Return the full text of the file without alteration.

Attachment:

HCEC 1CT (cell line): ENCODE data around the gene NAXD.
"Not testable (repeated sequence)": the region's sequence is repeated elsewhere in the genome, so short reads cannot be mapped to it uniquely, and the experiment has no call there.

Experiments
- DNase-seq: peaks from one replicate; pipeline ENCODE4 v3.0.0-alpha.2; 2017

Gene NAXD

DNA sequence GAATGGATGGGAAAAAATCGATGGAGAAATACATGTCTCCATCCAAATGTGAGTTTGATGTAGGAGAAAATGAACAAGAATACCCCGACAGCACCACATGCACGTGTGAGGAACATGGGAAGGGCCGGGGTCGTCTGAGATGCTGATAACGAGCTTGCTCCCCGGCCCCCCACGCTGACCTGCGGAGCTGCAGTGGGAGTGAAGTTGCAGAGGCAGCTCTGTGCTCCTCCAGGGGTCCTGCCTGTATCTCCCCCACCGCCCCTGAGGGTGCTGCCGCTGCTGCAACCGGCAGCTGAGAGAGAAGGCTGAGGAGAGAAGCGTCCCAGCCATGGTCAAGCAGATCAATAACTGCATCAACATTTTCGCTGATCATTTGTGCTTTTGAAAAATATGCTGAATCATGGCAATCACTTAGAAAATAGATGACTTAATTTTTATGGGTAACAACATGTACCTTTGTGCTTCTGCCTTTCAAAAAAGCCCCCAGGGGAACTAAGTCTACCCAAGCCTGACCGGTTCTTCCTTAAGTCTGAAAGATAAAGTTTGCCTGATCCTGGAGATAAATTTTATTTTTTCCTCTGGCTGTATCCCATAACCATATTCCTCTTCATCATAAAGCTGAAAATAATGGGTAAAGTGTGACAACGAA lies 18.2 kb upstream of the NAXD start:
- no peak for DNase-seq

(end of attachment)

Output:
HCEC 1CT (cell line): ENCODE data around the gene NAXD.
"Not testable (repeated sequence)": the region's sequence is repeated elsewhere in the genome, so short reads cannot be mapped to it uniquely, and the experiment has no call there.

Experiments
- DNase-seq: peaks from one replicate; pipeline ENCODE4 v3.0.0-alpha.2; 2017

Gene NAXD

DNA sequence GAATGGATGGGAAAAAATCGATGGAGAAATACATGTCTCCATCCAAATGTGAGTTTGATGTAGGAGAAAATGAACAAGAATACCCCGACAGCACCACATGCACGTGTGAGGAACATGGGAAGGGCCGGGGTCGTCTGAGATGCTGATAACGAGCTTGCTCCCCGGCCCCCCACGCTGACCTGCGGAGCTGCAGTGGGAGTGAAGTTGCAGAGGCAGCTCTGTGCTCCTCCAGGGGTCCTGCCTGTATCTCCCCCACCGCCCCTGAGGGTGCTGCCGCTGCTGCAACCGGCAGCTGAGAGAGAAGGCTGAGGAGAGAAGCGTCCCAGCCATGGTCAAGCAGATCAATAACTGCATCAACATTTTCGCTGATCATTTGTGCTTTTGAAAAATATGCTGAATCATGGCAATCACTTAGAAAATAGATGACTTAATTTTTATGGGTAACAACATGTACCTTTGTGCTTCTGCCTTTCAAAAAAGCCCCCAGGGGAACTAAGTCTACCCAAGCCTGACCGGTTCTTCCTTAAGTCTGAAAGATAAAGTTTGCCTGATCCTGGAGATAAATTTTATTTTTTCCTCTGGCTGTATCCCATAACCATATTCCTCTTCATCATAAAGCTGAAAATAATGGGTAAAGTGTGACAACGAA lies 18.2 kb upstream of the NAXD start:
- no peak for DNase-seq